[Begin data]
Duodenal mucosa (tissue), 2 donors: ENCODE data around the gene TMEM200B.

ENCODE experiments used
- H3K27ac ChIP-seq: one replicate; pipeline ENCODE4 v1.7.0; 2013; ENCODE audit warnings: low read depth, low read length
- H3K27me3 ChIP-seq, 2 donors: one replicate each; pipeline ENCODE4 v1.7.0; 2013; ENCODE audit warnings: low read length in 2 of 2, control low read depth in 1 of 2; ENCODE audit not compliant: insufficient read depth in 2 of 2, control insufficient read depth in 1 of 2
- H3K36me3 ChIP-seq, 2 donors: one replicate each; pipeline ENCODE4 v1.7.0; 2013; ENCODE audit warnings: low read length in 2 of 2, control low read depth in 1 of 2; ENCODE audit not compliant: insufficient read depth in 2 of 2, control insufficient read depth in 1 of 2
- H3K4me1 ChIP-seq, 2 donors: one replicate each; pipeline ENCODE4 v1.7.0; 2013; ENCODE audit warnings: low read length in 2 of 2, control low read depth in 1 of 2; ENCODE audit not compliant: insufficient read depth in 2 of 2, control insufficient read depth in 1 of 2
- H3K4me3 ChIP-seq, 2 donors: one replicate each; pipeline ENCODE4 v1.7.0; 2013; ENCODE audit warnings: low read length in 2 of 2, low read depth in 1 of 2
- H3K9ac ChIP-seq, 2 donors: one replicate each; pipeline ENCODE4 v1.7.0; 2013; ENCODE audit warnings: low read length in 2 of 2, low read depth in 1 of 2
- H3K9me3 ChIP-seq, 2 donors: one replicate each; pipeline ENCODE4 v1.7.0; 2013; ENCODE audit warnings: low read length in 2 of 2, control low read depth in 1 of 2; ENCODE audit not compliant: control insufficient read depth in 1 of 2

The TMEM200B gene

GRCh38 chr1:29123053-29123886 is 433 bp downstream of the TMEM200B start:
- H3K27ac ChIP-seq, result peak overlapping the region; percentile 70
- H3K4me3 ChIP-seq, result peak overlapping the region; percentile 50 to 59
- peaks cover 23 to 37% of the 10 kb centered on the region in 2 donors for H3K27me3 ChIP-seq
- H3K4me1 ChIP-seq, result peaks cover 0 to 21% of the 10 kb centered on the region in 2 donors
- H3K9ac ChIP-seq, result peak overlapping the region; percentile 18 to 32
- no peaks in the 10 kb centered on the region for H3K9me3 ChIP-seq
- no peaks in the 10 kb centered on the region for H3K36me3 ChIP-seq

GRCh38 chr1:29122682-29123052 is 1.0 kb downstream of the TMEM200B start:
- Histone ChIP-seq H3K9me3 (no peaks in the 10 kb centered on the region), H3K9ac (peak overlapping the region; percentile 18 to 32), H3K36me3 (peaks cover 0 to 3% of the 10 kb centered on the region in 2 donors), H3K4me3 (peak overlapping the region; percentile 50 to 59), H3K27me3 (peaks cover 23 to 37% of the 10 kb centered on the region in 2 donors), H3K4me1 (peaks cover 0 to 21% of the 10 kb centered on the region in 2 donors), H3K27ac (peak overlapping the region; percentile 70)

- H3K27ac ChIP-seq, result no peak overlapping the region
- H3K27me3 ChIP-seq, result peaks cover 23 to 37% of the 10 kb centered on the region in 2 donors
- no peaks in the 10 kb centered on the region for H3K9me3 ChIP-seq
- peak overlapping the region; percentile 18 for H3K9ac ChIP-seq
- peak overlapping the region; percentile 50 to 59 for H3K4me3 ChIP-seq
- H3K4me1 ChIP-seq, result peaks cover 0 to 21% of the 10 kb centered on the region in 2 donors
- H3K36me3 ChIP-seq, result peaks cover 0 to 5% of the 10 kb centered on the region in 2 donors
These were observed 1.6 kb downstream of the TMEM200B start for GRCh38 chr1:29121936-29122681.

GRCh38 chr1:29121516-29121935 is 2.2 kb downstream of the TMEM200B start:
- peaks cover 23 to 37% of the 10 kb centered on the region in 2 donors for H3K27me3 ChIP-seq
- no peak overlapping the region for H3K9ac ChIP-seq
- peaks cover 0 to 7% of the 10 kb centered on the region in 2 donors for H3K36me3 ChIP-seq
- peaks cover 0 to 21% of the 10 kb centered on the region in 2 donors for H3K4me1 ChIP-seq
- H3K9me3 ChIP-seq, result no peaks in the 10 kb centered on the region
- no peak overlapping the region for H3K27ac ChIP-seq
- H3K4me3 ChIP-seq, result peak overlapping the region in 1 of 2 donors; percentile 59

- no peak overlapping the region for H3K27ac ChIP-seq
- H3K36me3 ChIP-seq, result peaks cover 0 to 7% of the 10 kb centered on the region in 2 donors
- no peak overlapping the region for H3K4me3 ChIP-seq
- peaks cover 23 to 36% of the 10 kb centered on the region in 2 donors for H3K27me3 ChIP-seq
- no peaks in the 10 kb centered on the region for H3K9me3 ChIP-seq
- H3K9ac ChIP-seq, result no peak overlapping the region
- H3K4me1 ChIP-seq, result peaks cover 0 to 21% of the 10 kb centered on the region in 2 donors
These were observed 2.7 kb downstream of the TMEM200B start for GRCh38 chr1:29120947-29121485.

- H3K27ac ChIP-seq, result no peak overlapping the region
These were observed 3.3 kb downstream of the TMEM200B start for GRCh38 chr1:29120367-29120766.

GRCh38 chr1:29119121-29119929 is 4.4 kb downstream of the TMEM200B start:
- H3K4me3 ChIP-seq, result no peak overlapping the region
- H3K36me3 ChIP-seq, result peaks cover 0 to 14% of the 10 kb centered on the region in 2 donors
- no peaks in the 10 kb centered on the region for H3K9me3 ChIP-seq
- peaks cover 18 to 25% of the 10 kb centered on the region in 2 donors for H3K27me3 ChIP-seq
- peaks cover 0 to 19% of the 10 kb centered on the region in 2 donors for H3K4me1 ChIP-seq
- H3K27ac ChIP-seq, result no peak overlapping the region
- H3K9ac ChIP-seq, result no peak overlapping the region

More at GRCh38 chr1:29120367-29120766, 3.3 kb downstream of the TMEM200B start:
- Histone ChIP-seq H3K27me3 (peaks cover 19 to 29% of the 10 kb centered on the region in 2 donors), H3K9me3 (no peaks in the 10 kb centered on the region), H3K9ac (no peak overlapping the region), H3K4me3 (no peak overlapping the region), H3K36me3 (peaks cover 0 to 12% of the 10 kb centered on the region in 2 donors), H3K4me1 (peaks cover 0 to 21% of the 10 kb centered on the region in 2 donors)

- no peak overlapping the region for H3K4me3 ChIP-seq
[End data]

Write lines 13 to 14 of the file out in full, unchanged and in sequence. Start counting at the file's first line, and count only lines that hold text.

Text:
- H3K4me3 ChIP-seq, result peak overlapping the region; percentile 50 to 59
- peaks cover 23 to 37% of the 10 kb centered on the region in 2 donors for H3K27me3 ChIP-seq